Arthur C Clarke: The man who saw tomorrow

One of the greatest minds of our generation passesd away early this morning. Sir Arthur Charles Clarke died in Sri Lanka at the age of 90. A brief profile of his extraordinary life. By Sourya Biswas

Arthur Charles Clarke"The truth, as always, will be far stranger."- Arthur C Clarke.

If any man can be said to have seen tomorrow, it would be Sir Arthur Charles Clarke. One of the greatest scientific minds of our generation, who perhaps did more than anyone else in bringing science from the hallowed pages of scientific journals to everyday reading for ordinary people, died today in Sri Lanka at the ripe old age of 90. He had been living in Sri Lanka for the last 52 years.

Although many would associate him as the author of Stanley Kubrick's landmark film, 2001: A Space Odyssey, his greatest achievement, perhaps, lay in predicting future advances in human civilization. In this regard, he was the first to conceptualise a worldwide communication grid made up of artificial satellites hovering above the earth.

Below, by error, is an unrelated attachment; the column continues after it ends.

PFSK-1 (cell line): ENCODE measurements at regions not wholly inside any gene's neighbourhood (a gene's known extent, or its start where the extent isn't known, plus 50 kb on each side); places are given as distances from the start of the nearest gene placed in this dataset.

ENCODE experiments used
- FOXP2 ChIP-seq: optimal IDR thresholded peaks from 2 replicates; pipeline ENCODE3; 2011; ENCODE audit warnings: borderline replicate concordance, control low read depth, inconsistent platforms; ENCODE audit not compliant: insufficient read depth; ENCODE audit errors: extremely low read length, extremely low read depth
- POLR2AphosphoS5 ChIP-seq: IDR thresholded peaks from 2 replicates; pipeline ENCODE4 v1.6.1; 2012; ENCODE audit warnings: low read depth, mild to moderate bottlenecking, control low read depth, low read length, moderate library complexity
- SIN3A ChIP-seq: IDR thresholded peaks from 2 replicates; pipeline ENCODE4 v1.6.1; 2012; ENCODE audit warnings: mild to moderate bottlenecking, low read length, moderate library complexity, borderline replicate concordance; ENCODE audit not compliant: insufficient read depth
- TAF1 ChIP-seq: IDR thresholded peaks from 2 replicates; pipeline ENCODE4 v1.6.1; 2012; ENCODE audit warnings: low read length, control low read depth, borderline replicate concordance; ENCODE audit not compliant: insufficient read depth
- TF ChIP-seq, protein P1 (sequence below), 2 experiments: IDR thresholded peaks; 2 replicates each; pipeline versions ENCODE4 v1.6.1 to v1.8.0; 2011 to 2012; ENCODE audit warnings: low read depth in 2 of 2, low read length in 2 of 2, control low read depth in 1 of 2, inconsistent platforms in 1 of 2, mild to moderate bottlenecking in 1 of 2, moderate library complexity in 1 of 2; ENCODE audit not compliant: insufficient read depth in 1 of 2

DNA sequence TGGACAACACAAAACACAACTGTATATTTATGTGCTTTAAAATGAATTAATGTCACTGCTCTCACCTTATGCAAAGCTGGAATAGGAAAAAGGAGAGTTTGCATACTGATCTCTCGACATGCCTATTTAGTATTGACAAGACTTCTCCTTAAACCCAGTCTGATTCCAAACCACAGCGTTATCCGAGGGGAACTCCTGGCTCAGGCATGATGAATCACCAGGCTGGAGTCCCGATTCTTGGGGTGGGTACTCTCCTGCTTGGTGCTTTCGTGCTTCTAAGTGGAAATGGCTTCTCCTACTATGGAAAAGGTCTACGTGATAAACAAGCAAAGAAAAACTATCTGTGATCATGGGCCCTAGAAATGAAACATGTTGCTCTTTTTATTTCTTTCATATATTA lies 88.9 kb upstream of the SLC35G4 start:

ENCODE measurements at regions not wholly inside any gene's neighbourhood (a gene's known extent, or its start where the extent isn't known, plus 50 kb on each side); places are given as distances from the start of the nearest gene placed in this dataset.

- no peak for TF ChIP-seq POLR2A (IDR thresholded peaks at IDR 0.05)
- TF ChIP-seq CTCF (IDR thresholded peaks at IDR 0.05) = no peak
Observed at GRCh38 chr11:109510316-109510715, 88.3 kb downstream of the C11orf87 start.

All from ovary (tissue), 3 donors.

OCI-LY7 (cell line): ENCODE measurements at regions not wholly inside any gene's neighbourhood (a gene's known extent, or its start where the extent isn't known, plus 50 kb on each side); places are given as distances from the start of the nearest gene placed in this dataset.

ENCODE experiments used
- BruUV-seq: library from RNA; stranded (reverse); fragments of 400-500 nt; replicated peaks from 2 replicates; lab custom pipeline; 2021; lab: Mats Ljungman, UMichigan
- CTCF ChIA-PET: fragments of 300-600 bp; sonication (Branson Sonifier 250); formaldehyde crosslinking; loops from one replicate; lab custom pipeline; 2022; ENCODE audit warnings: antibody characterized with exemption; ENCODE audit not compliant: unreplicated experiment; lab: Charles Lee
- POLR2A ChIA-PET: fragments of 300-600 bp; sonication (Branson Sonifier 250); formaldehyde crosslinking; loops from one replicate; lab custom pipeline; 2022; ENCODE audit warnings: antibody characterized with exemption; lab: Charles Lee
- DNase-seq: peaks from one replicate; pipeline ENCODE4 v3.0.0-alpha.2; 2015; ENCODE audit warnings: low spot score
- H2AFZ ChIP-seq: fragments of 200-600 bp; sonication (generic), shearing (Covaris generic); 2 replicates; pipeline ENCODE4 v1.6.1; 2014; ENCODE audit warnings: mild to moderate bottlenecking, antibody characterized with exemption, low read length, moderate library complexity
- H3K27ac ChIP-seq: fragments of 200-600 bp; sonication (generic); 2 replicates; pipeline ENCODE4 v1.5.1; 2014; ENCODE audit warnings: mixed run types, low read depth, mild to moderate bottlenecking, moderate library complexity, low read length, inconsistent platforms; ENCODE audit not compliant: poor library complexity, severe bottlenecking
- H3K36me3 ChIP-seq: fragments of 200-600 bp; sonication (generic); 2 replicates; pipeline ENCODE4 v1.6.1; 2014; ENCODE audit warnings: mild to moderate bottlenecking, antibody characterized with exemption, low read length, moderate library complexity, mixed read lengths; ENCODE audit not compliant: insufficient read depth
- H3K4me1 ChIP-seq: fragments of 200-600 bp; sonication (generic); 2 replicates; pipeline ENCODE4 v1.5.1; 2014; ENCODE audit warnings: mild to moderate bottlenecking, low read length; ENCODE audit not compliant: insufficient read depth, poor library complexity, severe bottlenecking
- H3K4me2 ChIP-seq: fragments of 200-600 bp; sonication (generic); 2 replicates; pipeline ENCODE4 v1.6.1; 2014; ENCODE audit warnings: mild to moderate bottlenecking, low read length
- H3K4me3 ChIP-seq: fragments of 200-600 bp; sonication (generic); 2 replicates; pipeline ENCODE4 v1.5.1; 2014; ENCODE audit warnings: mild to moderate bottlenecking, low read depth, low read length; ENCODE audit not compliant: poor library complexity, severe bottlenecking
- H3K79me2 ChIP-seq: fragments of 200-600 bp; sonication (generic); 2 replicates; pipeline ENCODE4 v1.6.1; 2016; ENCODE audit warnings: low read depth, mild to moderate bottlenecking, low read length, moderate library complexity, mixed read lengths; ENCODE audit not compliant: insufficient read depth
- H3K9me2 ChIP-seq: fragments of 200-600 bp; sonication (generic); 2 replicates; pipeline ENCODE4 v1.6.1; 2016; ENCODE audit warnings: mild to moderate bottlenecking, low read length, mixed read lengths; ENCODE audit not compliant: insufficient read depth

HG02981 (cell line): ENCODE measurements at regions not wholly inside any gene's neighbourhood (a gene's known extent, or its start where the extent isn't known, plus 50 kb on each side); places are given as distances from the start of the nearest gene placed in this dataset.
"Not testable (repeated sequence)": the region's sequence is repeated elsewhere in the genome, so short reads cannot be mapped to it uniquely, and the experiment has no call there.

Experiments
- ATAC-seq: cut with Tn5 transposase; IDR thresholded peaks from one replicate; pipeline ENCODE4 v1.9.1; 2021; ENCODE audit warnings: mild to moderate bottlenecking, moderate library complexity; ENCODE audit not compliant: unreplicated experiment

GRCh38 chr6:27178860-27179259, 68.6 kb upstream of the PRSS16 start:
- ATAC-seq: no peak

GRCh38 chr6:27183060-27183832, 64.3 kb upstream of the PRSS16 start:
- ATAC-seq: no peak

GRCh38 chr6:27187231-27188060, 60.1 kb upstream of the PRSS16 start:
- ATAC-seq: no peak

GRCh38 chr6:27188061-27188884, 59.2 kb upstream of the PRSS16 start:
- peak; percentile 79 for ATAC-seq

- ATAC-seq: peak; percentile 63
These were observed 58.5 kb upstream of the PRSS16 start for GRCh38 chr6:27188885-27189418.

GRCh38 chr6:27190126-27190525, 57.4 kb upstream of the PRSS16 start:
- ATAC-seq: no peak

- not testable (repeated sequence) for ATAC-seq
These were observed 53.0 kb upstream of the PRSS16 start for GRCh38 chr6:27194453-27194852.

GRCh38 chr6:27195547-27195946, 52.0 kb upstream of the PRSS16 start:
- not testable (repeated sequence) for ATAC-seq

As a result, the geostationary orbit where satellites stay at a constant position over the earth's surface is also called Clarke Orbit or Clarke Belt in his honour. Of course, Clarke might have disagreed with the mention of earth here, as in his opinion, "How inappropriate to call this planet Earth, when clearly it is Ocean."

A brief history of Clarke's life would be incomplete without a mention of his immense contributions in the world of science fiction. Science fiction in Clarke's work had its foundation in the basic tenets of science, even as it soared beyond the limits of human imagination.

His close friendship with another literary luminary, ''the father of robotics'', Isaac Asimov, is well-documented. In fact, they had an unwritten agreement where Asimov was required to insist that Clarke was the best science fiction writer in the world (reserving second best for himself), while Clarke was required to insist that Asimov was the best science writer in the world (reserving second best for himself). These two, along with Robert Heinlen, were considered the ''big three'' among science-fiction writers and contributed immensely to popularize science amongst the non-scientific masses.